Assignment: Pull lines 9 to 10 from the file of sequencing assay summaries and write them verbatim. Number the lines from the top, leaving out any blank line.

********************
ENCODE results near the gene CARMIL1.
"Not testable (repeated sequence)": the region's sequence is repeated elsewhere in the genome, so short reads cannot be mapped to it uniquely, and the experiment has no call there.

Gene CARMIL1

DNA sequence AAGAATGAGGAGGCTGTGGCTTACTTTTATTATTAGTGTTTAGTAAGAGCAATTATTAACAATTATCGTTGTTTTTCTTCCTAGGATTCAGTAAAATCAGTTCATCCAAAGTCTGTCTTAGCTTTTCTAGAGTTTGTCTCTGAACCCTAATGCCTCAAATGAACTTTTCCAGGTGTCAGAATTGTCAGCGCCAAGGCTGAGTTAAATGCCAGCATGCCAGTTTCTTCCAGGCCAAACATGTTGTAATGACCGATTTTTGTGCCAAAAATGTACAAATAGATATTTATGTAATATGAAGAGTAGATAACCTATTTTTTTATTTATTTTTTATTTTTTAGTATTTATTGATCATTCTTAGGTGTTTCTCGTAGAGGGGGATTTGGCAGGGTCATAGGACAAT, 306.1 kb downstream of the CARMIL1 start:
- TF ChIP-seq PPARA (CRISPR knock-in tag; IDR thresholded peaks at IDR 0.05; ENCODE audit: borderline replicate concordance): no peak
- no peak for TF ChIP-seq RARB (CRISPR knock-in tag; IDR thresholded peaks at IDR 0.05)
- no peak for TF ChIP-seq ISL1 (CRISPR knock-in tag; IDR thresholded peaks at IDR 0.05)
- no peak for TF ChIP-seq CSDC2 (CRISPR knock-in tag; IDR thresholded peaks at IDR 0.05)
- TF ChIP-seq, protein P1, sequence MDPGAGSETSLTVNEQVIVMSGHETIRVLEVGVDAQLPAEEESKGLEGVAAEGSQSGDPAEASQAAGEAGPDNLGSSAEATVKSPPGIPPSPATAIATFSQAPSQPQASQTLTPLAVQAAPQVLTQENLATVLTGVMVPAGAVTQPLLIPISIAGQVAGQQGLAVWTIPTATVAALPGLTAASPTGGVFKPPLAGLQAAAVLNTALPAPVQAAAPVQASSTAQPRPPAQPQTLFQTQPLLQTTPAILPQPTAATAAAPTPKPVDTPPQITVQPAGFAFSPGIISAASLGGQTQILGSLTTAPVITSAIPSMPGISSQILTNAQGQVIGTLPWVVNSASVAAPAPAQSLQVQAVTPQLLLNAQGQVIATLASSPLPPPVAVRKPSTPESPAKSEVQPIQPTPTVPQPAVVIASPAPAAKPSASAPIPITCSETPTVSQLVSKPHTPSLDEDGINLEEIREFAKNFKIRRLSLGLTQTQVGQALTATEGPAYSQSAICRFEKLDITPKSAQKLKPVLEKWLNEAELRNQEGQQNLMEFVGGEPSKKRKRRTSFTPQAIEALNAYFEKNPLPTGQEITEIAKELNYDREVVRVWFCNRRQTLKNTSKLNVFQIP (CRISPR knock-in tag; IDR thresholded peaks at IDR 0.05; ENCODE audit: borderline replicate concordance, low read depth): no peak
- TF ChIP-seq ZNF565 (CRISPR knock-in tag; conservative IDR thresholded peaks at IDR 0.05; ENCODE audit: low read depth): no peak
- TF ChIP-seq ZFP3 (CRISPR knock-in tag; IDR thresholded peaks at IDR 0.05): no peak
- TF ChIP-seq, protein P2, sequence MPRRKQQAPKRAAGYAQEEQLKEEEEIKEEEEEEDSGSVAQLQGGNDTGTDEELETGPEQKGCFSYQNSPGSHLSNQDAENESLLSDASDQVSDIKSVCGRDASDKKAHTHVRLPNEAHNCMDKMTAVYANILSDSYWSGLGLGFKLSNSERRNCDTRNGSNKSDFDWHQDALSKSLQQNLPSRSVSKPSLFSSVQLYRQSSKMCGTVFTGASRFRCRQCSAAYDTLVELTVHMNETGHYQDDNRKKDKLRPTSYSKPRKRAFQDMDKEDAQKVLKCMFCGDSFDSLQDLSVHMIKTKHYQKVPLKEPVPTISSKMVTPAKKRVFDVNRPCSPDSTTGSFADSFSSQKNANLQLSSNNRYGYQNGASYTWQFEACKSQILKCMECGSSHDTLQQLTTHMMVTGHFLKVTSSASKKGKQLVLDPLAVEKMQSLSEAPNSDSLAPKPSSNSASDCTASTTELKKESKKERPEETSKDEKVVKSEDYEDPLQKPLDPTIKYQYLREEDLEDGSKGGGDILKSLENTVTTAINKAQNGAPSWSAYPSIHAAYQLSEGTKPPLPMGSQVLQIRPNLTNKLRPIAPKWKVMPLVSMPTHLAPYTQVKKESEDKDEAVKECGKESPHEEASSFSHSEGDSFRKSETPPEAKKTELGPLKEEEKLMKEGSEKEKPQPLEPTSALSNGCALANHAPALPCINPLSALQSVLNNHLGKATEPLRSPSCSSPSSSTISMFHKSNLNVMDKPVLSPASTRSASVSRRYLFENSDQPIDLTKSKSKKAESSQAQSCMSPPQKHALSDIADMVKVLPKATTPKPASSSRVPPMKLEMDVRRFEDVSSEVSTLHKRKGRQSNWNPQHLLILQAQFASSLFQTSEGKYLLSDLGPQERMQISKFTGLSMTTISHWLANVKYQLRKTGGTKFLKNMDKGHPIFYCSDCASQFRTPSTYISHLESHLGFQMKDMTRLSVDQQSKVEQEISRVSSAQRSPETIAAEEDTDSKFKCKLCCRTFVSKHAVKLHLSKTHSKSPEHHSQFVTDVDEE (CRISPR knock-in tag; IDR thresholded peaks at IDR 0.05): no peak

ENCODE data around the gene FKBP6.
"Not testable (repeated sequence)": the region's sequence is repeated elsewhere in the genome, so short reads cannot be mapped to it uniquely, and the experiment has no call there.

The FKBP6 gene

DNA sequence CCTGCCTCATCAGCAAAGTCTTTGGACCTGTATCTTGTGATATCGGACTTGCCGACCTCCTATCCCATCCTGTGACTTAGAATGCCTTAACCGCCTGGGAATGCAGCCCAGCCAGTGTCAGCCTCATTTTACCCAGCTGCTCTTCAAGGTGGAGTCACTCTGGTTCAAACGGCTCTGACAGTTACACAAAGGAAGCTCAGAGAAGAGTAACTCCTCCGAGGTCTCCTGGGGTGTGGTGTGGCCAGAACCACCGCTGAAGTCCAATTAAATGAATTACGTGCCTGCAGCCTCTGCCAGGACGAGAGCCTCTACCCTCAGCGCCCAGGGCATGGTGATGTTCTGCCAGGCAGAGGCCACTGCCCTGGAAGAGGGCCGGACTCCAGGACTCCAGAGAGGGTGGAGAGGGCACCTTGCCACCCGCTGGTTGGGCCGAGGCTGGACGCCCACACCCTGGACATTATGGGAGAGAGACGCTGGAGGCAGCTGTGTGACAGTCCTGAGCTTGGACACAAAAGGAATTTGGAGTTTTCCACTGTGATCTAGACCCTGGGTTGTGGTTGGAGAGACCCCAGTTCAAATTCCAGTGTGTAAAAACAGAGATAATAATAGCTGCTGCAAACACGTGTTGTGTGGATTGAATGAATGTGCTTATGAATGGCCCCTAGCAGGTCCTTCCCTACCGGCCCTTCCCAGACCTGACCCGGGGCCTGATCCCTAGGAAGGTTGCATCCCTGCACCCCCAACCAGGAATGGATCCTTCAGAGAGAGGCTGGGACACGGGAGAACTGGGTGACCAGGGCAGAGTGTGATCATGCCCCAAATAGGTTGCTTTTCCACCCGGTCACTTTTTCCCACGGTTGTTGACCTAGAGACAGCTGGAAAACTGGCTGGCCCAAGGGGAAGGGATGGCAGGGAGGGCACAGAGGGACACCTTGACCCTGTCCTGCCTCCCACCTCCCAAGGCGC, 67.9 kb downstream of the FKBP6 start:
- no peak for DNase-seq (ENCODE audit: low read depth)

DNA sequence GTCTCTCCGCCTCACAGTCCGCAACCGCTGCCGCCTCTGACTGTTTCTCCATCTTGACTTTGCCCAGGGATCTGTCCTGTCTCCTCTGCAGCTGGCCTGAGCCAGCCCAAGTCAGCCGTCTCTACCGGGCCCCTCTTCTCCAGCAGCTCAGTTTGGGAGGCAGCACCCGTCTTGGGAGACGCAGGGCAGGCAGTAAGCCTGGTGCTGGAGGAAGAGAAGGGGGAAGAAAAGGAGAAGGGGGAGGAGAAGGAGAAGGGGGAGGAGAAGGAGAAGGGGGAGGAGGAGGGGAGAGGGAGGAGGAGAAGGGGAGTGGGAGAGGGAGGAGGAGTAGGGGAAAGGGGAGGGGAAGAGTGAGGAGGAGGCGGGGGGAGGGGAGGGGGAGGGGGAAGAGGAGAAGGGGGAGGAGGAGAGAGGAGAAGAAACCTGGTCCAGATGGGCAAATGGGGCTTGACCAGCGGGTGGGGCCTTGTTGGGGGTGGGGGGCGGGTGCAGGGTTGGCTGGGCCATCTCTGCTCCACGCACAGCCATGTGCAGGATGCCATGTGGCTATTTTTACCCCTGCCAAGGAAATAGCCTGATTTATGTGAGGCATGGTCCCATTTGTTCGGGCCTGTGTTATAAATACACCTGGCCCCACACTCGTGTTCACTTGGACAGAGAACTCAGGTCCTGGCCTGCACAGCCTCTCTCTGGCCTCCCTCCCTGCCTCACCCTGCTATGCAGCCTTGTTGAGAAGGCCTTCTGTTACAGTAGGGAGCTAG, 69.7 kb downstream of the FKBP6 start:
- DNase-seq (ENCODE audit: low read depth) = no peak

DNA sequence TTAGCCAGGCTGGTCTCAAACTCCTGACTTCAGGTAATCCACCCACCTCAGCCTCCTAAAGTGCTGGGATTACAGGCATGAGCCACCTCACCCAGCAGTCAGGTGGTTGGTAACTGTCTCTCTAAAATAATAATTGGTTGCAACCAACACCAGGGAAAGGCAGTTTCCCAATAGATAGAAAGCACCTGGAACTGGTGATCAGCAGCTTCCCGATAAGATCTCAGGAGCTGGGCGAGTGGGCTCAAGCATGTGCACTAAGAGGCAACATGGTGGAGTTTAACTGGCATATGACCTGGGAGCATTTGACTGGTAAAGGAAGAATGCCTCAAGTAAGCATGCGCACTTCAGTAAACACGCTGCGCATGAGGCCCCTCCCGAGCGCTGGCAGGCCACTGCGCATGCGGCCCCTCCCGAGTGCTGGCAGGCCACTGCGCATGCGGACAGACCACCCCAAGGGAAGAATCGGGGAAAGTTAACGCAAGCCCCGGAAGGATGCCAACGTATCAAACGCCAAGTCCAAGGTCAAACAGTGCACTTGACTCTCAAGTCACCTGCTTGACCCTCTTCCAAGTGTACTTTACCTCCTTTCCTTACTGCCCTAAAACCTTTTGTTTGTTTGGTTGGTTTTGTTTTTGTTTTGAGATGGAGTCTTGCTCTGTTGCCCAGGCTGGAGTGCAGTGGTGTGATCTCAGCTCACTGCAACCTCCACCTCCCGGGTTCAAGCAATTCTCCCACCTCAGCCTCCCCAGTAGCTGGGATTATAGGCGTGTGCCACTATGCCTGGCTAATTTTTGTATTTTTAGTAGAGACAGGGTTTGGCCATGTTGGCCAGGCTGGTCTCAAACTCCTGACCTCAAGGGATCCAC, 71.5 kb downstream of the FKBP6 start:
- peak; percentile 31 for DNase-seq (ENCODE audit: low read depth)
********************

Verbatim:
- TF ChIP-seq, protein P1, sequence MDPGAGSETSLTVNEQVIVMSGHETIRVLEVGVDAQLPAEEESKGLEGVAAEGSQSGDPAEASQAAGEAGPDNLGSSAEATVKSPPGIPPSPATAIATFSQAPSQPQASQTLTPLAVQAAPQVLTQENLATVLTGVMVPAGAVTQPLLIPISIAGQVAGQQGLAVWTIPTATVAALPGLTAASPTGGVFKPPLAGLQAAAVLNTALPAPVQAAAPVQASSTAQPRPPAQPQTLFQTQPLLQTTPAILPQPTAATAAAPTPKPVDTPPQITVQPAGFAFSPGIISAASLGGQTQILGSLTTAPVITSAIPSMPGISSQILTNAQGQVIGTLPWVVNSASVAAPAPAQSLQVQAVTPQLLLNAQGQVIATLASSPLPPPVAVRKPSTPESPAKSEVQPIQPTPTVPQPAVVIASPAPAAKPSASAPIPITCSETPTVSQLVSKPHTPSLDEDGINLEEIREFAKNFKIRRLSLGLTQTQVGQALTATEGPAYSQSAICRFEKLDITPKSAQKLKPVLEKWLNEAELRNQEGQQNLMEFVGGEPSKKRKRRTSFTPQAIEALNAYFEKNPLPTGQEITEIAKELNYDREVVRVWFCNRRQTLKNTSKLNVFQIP (CRISPR knock-in tag; IDR thresholded peaks at IDR 0.05; ENCODE audit: borderline replicate concordance, low read depth): no peak
- TF ChIP-seq ZNF565 (CRISPR knock-in tag; conservative IDR thresholded peaks at IDR 0.05; ENCODE audit: low read depth): no peak